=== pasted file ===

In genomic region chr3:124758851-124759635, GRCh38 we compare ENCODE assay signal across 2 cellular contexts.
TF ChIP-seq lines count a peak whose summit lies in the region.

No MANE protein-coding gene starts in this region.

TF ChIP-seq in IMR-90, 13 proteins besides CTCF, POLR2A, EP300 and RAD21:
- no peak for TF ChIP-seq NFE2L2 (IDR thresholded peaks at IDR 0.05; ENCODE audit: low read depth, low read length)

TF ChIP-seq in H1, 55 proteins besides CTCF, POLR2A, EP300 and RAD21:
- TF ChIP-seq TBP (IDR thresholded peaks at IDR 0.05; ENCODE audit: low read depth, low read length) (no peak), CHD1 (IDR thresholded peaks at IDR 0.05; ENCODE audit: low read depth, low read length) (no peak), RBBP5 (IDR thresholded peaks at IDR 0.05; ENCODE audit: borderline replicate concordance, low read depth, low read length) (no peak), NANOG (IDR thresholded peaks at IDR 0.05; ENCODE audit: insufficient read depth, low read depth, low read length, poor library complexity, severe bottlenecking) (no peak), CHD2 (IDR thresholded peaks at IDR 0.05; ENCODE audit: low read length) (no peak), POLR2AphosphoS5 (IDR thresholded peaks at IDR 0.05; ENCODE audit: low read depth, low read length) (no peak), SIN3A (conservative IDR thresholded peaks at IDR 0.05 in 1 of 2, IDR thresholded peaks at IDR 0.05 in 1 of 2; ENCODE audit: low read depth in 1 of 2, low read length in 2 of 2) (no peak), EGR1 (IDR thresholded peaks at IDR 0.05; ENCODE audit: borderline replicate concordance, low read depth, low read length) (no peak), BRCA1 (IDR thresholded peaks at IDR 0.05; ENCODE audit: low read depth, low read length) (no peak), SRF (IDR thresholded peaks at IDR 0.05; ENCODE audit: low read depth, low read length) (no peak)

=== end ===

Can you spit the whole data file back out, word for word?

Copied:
In genomic region chr3:124758851-124759635, GRCh38 we compare ENCODE assay signal across 2 cellular contexts.
TF ChIP-seq lines count a peak whose summit lies in the region.

No MANE protein-coding gene starts in this region.

TF ChIP-seq in IMR-90, 13 proteins besides CTCF, POLR2A, EP300 and RAD21:
- no peak for TF ChIP-seq NFE2L2 (IDR thresholded peaks at IDR 0.05; ENCODE audit: low read depth, low read length)

TF ChIP-seq in H1, 55 proteins besides CTCF, POLR2A, EP300 and RAD21:
- TF ChIP-seq TBP (IDR thresholded peaks at IDR 0.05; ENCODE audit: low read depth, low read length) (no peak), CHD1 (IDR thresholded peaks at IDR 0.05; ENCODE audit: low read depth, low read length) (no peak), RBBP5 (IDR thresholded peaks at IDR 0.05; ENCODE audit: borderline replicate concordance, low read depth, low read length) (no peak), NANOG (IDR thresholded peaks at IDR 0.05; ENCODE audit: insufficient read depth, low read depth, low read length, poor library complexity, severe bottlenecking) (no peak), CHD2 (IDR thresholded peaks at IDR 0.05; ENCODE audit: low read length) (no peak), POLR2AphosphoS5 (IDR thresholded peaks at IDR 0.05; ENCODE audit: low read depth, low read length) (no peak), SIN3A (conservative IDR thresholded peaks at IDR 0.05 in 1 of 2, IDR thresholded peaks at IDR 0.05 in 1 of 2; ENCODE audit: low read depth in 1 of 2, low read length in 2 of 2) (no peak), EGR1 (IDR thresholded peaks at IDR 0.05; ENCODE audit: borderline replicate concordance, low read depth, low read length) (no peak), BRCA1 (IDR thresholded peaks at IDR 0.05; ENCODE audit: low read depth, low read length) (no peak), SRF (IDR thresholded peaks at IDR 0.05; ENCODE audit: low read depth, low read length) (no peak)